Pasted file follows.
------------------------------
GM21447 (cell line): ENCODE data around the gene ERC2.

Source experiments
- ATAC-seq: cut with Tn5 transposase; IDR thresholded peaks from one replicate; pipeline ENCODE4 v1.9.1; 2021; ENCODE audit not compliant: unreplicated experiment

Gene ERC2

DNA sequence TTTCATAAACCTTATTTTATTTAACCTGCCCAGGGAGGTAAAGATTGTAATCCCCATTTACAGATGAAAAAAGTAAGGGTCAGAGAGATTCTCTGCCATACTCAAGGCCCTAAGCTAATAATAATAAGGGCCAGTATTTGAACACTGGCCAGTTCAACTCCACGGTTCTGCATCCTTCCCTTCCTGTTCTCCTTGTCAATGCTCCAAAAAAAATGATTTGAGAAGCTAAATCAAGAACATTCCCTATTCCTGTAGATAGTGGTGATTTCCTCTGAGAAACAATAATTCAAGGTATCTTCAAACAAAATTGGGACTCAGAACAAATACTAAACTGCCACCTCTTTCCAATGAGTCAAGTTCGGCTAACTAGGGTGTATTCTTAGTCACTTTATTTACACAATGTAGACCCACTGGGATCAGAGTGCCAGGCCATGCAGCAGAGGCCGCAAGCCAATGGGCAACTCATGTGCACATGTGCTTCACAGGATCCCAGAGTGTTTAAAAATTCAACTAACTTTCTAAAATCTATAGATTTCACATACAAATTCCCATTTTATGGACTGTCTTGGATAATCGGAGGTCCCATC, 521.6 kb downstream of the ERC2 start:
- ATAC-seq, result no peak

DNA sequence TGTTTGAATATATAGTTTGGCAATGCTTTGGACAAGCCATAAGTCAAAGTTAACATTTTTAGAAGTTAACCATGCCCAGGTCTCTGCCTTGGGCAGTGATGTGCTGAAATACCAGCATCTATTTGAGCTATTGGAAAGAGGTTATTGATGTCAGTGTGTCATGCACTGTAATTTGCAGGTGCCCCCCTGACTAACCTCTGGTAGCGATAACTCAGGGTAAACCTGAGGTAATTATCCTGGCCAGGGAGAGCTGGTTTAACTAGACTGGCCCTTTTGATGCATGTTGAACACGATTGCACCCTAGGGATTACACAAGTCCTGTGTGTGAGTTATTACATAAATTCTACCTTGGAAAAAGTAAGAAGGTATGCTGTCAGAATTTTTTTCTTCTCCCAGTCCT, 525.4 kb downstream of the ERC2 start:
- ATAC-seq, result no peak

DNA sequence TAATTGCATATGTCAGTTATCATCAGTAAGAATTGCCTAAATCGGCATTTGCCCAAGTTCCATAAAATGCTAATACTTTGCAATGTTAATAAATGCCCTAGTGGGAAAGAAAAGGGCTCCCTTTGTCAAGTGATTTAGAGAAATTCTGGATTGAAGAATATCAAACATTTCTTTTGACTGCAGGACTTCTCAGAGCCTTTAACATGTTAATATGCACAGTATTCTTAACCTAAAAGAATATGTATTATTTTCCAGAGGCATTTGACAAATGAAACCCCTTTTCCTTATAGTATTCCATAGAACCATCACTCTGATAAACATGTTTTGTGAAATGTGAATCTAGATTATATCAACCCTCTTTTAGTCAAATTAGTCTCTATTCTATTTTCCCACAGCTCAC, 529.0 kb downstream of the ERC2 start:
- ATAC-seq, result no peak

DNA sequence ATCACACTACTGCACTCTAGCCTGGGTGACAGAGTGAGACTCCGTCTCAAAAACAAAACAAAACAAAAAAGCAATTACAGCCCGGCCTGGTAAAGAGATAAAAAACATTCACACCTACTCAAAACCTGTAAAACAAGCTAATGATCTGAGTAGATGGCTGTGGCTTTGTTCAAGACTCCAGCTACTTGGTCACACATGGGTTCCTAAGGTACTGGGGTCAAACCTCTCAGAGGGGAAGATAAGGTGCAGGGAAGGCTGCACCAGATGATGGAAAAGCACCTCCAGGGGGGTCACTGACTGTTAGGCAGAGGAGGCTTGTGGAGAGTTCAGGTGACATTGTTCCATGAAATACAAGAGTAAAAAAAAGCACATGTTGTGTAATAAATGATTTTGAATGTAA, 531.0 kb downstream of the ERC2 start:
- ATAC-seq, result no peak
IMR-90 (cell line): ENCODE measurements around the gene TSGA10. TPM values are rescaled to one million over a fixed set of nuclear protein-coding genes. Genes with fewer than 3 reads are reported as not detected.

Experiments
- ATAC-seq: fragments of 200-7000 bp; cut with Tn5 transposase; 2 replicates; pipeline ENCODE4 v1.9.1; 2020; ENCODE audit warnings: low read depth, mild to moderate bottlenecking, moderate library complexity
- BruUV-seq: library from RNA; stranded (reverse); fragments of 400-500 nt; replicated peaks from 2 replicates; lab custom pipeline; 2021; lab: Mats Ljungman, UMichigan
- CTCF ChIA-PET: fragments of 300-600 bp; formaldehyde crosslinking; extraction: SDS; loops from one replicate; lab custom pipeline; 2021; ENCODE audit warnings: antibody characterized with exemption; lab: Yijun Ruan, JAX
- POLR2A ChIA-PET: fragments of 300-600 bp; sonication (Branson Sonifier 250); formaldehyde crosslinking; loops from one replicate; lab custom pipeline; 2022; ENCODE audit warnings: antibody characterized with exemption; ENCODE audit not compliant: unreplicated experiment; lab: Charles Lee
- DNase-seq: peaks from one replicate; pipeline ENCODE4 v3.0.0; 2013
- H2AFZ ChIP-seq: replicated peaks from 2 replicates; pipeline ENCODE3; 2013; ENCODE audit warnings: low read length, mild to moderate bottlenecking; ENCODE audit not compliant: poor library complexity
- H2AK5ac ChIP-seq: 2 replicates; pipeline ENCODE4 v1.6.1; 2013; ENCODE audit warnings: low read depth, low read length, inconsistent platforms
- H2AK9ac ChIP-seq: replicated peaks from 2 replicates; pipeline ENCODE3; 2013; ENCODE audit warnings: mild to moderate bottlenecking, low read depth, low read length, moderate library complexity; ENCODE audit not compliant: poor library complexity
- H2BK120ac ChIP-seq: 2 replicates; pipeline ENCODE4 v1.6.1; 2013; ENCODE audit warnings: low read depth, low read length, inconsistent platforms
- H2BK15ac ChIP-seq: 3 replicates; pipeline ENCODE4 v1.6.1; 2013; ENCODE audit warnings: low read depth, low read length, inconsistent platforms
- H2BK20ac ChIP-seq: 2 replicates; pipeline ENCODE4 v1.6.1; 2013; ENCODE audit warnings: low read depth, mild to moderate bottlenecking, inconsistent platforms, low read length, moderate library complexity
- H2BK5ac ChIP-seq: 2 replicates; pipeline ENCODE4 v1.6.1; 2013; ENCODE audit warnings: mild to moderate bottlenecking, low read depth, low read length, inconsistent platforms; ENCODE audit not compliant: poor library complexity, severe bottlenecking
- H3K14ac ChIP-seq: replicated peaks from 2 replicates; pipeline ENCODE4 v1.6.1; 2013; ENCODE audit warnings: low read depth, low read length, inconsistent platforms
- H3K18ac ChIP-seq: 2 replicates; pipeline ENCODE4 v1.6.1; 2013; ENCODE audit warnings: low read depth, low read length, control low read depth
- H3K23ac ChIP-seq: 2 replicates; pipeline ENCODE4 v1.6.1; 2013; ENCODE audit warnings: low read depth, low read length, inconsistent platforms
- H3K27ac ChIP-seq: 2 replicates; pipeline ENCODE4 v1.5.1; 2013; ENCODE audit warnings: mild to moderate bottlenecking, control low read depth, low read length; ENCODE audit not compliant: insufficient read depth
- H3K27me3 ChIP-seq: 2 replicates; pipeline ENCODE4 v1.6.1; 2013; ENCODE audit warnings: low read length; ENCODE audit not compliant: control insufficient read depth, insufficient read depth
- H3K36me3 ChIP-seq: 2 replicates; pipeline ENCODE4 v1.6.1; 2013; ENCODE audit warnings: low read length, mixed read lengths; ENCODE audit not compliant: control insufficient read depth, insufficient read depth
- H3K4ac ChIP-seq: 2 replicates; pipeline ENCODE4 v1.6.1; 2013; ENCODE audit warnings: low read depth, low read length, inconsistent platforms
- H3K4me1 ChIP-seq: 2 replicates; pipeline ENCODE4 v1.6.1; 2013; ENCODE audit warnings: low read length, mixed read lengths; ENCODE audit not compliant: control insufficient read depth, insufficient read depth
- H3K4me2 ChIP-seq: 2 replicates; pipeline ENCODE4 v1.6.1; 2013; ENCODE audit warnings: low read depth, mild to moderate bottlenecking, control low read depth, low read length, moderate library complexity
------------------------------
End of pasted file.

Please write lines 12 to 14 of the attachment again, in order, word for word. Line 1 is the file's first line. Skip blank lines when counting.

- ATAC-seq, result no peak
IMR-90 (cell line): ENCODE measurements around the gene TSGA10. TPM values are rescaled to one million over a fixed set of nuclear protein-coding genes. Genes with fewer than 3 reads are reported as not detected.

Experiments